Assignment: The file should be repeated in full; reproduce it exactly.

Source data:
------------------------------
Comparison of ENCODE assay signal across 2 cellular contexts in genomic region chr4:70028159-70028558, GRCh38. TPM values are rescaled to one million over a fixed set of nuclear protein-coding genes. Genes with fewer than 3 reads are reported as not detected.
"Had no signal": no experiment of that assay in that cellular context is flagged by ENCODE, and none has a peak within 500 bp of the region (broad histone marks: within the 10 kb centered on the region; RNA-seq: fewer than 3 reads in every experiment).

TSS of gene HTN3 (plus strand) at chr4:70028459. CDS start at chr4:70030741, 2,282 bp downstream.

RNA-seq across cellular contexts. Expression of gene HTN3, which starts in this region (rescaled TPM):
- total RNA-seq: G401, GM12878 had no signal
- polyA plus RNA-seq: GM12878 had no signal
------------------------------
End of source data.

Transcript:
Comparison of ENCODE assay signal across 2 cellular contexts in genomic region chr4:70028159-70028558, GRCh38. TPM values are rescaled to one million over a fixed set of nuclear protein-coding genes. Genes with fewer than 3 reads are reported as not detected.
"Had no signal": no experiment of that assay in that cellular context is flagged by ENCODE, and none has a peak within 500 bp of the region (broad histone marks: within the 10 kb centered on the region; RNA-seq: fewer than 3 reads in every experiment).

TSS of gene HTN3 (plus strand) at chr4:70028459. CDS start at chr4:70030741, 2,282 bp downstream.

RNA-seq across cellular contexts. Expression of gene HTN3, which starts in this region (rescaled TPM):
- total RNA-seq: G401, GM12878 had no signal
- polyA plus RNA-seq: GM12878 had no signal